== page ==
WOW…well, sounds like from the comments, a lot of folks at least are wanted..but yea, not so nice to only be wanted for WHAT WE CAN DO. Hubby and I were discussing this year’s plans today…and while I am happy to go help out in a big way, I am not wiling to put aside EVERY LAST THING in our lives either. Generally however, our kids are not even wanting a lot of contact with us…for the most part. Unless a crisis…I would prefer more contact without all the drama. Oh well, nothing perfect in this life. As I told hubby however, we are only given just a few short years to live and I am not willing to loose all of our time doing some of our own pursuits either, just because he is now retired. I want some kind of balance too.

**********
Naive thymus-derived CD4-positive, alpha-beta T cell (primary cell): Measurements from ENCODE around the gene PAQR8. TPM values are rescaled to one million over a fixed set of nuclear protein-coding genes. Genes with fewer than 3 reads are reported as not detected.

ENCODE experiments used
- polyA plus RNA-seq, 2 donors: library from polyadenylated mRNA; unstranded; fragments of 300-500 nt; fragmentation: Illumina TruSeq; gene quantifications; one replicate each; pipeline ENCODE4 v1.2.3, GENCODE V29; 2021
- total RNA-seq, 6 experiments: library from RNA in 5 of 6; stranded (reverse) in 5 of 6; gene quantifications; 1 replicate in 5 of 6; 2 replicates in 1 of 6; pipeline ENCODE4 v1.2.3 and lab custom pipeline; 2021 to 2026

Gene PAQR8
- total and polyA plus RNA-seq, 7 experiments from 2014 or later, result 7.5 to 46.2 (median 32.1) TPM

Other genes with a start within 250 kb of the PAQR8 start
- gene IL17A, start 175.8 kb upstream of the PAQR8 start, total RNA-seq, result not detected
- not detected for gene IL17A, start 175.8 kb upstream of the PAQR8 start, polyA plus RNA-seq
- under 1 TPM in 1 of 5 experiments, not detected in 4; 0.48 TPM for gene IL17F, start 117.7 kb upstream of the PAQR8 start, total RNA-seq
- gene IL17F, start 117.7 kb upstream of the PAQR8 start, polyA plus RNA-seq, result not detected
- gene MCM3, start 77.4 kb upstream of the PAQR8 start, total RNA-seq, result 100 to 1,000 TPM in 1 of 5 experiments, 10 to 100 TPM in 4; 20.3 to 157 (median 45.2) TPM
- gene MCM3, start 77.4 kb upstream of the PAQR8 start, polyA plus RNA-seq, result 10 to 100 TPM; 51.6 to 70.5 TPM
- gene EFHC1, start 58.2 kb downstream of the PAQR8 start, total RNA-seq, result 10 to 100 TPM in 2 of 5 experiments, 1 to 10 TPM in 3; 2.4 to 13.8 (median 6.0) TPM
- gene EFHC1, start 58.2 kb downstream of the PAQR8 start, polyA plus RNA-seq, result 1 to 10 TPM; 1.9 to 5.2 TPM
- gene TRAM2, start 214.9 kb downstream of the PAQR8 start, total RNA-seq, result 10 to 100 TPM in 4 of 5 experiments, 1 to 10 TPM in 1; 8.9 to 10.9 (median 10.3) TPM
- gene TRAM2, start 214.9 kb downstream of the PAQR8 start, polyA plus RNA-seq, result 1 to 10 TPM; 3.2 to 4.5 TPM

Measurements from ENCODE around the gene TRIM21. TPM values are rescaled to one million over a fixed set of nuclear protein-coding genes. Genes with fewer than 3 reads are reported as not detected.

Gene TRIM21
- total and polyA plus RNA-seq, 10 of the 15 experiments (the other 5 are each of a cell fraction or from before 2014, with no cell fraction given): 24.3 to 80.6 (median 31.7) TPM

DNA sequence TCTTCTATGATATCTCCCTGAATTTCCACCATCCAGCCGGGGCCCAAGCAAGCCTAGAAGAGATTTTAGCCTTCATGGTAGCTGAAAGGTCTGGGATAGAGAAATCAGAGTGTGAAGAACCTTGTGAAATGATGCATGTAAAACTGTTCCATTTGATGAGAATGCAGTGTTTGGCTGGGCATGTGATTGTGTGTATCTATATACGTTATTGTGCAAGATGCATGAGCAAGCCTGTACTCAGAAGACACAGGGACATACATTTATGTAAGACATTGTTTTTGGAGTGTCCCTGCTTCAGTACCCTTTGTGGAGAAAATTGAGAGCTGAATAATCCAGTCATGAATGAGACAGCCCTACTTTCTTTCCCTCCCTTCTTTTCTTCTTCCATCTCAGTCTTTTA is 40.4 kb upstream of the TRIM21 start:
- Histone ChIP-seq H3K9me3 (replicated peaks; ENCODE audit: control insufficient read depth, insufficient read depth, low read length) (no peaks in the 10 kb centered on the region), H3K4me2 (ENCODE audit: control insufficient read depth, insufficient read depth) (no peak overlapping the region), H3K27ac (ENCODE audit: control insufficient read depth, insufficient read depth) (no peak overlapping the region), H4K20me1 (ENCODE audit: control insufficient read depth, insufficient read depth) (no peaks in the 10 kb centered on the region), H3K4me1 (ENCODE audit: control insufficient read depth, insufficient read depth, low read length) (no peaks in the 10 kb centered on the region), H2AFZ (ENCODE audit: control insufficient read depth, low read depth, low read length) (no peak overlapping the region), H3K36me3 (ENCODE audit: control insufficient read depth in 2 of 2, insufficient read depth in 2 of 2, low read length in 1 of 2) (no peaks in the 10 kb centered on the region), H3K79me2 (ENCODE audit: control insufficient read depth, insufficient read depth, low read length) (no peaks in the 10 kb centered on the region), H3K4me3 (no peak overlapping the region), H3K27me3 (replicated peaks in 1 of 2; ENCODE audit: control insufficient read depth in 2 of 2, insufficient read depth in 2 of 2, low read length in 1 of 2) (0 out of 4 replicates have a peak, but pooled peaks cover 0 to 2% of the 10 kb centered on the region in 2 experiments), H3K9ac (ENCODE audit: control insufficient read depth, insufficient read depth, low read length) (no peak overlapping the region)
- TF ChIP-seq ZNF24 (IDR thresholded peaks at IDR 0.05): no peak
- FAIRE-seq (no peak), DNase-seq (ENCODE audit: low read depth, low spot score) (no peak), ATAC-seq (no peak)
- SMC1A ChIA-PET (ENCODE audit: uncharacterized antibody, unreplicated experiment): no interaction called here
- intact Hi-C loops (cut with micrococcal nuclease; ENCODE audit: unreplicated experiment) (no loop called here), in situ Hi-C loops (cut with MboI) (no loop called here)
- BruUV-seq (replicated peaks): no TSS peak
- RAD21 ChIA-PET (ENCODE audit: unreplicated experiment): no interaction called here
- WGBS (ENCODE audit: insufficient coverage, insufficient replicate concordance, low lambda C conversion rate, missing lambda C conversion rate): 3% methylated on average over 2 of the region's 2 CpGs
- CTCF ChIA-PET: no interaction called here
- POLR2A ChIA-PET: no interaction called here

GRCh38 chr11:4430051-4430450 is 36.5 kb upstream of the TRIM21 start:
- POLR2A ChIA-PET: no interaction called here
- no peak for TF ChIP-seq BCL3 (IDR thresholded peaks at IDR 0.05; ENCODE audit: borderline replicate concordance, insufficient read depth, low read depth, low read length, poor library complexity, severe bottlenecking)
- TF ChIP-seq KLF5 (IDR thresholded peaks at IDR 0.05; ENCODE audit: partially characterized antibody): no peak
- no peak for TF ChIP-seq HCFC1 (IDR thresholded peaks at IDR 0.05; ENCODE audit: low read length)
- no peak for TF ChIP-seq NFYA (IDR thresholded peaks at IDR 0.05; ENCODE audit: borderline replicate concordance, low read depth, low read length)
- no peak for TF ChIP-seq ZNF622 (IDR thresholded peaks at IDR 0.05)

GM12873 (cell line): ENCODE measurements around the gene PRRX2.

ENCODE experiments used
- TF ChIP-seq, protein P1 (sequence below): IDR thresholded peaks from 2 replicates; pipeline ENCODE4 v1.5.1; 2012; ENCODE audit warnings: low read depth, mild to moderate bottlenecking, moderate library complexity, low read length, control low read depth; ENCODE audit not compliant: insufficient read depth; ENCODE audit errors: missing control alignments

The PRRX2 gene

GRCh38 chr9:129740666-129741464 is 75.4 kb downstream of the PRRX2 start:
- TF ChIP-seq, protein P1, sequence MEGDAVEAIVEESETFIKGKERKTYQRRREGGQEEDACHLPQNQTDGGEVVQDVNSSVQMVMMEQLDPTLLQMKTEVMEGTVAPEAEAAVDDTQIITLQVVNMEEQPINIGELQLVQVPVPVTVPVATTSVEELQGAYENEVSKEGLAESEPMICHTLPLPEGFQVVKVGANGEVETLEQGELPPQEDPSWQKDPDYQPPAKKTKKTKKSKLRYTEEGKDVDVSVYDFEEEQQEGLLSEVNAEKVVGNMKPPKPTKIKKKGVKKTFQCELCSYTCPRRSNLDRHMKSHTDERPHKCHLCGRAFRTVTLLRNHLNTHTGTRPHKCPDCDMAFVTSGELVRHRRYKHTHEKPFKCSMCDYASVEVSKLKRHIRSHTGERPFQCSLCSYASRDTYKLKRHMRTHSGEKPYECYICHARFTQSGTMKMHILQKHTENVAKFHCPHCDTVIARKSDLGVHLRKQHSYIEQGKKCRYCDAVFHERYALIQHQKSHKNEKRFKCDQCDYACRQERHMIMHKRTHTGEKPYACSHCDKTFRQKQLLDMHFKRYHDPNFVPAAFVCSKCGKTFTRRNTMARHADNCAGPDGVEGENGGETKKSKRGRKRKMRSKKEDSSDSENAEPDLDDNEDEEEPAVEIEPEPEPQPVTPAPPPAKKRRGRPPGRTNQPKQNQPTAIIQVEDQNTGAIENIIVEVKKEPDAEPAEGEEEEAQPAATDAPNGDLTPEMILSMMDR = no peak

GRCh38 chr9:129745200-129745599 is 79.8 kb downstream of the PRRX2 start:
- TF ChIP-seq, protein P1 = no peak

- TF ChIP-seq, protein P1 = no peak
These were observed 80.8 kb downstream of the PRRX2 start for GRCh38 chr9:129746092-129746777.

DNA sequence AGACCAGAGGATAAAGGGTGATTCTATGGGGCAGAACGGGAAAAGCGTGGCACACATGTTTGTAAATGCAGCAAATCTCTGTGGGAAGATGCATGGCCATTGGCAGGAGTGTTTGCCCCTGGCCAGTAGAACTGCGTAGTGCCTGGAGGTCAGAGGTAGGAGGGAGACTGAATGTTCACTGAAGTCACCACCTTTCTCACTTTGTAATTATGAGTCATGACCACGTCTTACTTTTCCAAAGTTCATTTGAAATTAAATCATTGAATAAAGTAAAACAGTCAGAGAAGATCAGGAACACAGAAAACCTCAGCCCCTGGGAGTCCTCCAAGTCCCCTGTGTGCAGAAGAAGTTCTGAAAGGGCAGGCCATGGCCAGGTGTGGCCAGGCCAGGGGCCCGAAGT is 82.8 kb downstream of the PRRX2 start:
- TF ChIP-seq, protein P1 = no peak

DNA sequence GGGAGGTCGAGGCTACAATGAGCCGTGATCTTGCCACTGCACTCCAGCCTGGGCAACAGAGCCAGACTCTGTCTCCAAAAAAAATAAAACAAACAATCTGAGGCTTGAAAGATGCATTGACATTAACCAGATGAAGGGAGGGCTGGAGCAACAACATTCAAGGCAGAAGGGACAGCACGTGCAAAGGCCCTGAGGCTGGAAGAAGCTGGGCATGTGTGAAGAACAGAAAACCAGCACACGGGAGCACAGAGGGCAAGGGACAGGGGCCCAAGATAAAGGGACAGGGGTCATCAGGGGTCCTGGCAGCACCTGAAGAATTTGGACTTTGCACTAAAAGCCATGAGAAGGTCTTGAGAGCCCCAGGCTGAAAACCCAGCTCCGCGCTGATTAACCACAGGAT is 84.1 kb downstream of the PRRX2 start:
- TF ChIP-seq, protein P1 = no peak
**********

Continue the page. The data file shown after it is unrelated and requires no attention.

Our kids never questioned us, just wished us well. They both live in different states so it’s not easy to spend time with everyone together. They know we are only a plane ride away. When my beautiful granddaughter was born at home at 28 weeks in 2012, I hopped on a plane in Texas and flew to Virginia. They didn’t ask, but I did it because I wanted the parents to be able to spent time in the NICU with their little girl together and I was more than happy to watch my grandson for a week. Until I got there, my SIL had not seen his little girl once the EMT’s took her away. Now, a year and a half later, she is a totally normal, happy 1 1/2 year old who has since “caught up” with her age. My kids grew up RVing and love it that we can travel and can be with them for special events.